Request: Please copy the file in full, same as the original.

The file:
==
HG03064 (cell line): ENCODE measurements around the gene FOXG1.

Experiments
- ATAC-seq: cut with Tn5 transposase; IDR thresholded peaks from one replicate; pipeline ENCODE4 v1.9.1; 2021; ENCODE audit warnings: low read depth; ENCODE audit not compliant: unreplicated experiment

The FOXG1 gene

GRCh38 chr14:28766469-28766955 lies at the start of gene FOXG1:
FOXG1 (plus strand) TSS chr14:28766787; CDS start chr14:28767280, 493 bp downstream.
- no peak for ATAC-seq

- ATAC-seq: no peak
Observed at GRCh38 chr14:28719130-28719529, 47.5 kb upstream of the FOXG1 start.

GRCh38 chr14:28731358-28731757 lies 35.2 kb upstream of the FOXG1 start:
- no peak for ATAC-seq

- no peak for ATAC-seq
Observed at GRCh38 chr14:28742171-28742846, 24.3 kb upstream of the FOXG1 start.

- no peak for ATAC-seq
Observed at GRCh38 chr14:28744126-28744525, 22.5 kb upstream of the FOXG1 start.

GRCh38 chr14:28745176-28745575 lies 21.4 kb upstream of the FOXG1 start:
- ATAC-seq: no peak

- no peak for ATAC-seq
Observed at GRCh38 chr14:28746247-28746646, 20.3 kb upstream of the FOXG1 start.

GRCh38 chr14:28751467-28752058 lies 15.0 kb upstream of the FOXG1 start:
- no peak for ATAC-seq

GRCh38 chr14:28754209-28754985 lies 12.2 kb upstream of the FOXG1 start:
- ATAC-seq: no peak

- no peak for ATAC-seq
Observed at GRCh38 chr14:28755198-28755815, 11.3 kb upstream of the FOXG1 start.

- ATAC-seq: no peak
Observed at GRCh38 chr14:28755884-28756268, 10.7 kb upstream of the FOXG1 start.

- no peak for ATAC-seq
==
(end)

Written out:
HG03064 (cell line): ENCODE measurements around the gene FOXG1.

Experiments
- ATAC-seq: cut with Tn5 transposase; IDR thresholded peaks from one replicate; pipeline ENCODE4 v1.9.1; 2021; ENCODE audit warnings: low read depth; ENCODE audit not compliant: unreplicated experiment

The FOXG1 gene

GRCh38 chr14:28766469-28766955 lies at the start of gene FOXG1:
FOXG1 (plus strand) TSS chr14:28766787; CDS start chr14:28767280, 493 bp downstream.
- no peak for ATAC-seq

- ATAC-seq: no peak
Observed at GRCh38 chr14:28719130-28719529, 47.5 kb upstream of the FOXG1 start.

GRCh38 chr14:28731358-28731757 lies 35.2 kb upstream of the FOXG1 start:
- no peak for ATAC-seq

- no peak for ATAC-seq
Observed at GRCh38 chr14:28742171-28742846, 24.3 kb upstream of the FOXG1 start.

- no peak for ATAC-seq
Observed at GRCh38 chr14:28744126-28744525, 22.5 kb upstream of the FOXG1 start.

GRCh38 chr14:28745176-28745575 lies 21.4 kb upstream of the FOXG1 start:
- ATAC-seq: no peak

- no peak for ATAC-seq
Observed at GRCh38 chr14:28746247-28746646, 20.3 kb upstream of the FOXG1 start.

GRCh38 chr14:28751467-28752058 lies 15.0 kb upstream of the FOXG1 start:
- no peak for ATAC-seq

GRCh38 chr14:28754209-28754985 lies 12.2 kb upstream of the FOXG1 start:
- ATAC-seq: no peak

- no peak for ATAC-seq
Observed at GRCh38 chr14:28755198-28755815, 11.3 kb upstream of the FOXG1 start.

- ATAC-seq: no peak
Observed at GRCh38 chr14:28755884-28756268, 10.7 kb upstream of the FOXG1 start.

- no peak for ATAC-seq